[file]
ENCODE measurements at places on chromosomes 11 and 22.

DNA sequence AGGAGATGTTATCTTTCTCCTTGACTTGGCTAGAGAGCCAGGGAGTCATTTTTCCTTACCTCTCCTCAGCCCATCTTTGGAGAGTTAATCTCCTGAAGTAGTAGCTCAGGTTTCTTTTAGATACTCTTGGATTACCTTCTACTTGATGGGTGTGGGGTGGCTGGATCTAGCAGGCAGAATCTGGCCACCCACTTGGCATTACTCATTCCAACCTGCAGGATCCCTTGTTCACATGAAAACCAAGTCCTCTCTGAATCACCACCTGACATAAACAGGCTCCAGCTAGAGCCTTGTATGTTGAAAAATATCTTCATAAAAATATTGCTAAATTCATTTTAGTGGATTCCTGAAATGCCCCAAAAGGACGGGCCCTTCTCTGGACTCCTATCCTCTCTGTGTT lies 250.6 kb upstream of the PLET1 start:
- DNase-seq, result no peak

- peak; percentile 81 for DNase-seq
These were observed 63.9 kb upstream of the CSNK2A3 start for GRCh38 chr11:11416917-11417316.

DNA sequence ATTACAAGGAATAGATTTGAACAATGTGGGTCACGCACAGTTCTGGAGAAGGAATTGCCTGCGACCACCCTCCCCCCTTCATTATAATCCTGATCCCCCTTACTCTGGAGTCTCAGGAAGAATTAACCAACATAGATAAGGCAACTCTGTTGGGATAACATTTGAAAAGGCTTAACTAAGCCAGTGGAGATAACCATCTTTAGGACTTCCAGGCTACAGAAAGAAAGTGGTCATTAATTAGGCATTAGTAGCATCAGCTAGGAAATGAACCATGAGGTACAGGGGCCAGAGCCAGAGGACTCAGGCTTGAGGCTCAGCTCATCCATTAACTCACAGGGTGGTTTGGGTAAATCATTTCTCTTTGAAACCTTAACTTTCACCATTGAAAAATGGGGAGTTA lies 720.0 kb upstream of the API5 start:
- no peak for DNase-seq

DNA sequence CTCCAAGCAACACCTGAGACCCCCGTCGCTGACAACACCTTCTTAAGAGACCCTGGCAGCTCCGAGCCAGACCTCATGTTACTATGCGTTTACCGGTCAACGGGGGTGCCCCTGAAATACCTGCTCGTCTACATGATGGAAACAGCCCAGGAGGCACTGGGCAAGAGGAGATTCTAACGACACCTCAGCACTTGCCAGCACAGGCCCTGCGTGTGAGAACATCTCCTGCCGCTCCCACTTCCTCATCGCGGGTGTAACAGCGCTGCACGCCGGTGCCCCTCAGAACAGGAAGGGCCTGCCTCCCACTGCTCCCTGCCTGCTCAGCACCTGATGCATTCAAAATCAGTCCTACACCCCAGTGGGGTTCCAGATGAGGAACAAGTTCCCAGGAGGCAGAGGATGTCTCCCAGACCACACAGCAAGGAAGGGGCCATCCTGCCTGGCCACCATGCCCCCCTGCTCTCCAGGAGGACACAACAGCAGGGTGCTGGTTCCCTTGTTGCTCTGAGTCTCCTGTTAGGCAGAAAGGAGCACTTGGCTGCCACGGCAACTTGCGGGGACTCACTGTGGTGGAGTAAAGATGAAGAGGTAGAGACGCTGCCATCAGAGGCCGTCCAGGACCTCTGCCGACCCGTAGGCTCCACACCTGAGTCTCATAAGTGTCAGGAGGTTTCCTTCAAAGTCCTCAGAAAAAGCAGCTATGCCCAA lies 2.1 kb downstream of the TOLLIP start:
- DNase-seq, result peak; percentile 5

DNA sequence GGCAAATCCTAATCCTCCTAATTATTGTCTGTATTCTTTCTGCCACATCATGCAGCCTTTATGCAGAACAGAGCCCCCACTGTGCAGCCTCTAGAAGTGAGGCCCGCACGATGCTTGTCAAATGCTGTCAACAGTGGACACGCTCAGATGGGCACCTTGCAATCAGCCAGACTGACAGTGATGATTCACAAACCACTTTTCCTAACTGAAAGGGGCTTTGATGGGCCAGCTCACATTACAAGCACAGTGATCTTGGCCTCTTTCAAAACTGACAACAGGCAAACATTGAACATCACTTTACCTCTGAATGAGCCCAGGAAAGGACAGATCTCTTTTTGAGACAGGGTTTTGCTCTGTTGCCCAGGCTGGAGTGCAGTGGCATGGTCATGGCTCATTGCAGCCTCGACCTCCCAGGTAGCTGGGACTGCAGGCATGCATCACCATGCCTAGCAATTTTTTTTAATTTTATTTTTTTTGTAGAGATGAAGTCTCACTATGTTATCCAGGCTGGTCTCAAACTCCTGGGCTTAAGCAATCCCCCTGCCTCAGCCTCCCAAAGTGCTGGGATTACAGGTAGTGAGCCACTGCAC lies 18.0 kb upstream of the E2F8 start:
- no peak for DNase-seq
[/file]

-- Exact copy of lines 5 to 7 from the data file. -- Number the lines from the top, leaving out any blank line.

These were observed 63.9 kb upstream of the CSNK2A3 start for GRCh38 chr11:11416917-11417316.

DNA sequence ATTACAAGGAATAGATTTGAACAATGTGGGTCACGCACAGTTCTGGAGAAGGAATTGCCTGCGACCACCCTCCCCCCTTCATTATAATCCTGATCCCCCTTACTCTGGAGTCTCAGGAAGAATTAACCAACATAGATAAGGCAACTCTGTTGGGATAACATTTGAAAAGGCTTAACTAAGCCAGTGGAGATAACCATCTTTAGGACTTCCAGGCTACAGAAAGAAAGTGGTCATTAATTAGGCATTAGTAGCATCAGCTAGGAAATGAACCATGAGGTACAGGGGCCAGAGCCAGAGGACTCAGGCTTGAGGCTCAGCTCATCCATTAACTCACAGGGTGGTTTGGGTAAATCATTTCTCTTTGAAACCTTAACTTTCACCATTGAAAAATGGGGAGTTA lies 720.0 kb upstream of the API5 start:
- no peak for DNase-seq